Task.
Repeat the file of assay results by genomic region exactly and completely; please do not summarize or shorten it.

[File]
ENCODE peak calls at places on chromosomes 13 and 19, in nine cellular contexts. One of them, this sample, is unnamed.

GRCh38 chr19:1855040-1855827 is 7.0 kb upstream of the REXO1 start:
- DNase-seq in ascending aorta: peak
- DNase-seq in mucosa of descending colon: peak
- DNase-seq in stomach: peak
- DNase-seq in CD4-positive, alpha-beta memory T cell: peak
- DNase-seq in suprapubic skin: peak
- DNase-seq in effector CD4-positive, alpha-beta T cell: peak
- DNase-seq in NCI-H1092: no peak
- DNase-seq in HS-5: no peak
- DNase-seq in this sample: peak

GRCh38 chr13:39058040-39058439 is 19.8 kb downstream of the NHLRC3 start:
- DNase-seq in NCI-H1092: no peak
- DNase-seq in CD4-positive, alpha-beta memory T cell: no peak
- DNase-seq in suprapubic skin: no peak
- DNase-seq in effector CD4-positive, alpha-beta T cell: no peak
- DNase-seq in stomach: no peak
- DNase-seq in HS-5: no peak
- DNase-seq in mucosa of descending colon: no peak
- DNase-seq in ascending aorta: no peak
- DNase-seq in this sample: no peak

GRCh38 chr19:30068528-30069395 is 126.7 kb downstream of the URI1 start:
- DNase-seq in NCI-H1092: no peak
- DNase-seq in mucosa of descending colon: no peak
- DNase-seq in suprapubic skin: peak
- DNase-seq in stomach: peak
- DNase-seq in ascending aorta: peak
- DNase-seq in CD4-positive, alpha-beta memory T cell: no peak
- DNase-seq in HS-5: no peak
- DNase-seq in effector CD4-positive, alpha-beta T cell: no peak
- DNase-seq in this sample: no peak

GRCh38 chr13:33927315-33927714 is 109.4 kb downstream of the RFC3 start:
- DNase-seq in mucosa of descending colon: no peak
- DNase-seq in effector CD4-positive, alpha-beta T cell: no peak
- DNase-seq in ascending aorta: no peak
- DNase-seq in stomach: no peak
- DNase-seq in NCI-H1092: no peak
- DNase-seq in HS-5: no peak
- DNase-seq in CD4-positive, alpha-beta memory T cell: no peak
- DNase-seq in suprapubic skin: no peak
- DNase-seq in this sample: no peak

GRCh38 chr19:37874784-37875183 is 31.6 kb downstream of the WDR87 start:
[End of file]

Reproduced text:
ENCODE peak calls at places on chromosomes 13 and 19, in nine cellular contexts. One of them, this sample, is unnamed.

GRCh38 chr19:1855040-1855827 is 7.0 kb upstream of the REXO1 start:
- DNase-seq in ascending aorta: peak
- DNase-seq in mucosa of descending colon: peak
- DNase-seq in stomach: peak
- DNase-seq in CD4-positive, alpha-beta memory T cell: peak
- DNase-seq in suprapubic skin: peak
- DNase-seq in effector CD4-positive, alpha-beta T cell: peak
- DNase-seq in NCI-H1092: no peak
- DNase-seq in HS-5: no peak
- DNase-seq in this sample: peak

GRCh38 chr13:39058040-39058439 is 19.8 kb downstream of the NHLRC3 start:
- DNase-seq in NCI-H1092: no peak
- DNase-seq in CD4-positive, alpha-beta memory T cell: no peak
- DNase-seq in suprapubic skin: no peak
- DNase-seq in effector CD4-positive, alpha-beta T cell: no peak
- DNase-seq in stomach: no peak
- DNase-seq in HS-5: no peak
- DNase-seq in mucosa of descending colon: no peak
- DNase-seq in ascending aorta: no peak
- DNase-seq in this sample: no peak

GRCh38 chr19:30068528-30069395 is 126.7 kb downstream of the URI1 start:
- DNase-seq in NCI-H1092: no peak
- DNase-seq in mucosa of descending colon: no peak
- DNase-seq in suprapubic skin: peak
- DNase-seq in stomach: peak
- DNase-seq in ascending aorta: peak
- DNase-seq in CD4-positive, alpha-beta memory T cell: no peak
- DNase-seq in HS-5: no peak
- DNase-seq in effector CD4-positive, alpha-beta T cell: no peak
- DNase-seq in this sample: no peak

GRCh38 chr13:33927315-33927714 is 109.4 kb downstream of the RFC3 start:
- DNase-seq in mucosa of descending colon: no peak
- DNase-seq in effector CD4-positive, alpha-beta T cell: no peak
- DNase-seq in ascending aorta: no peak
- DNase-seq in stomach: no peak
- DNase-seq in NCI-H1092: no peak
- DNase-seq in HS-5: no peak
- DNase-seq in CD4-positive, alpha-beta memory T cell: no peak
- DNase-seq in suprapubic skin: no peak
- DNase-seq in this sample: no peak

GRCh38 chr19:37874784-37875183 is 31.6 kb downstream of the WDR87 start: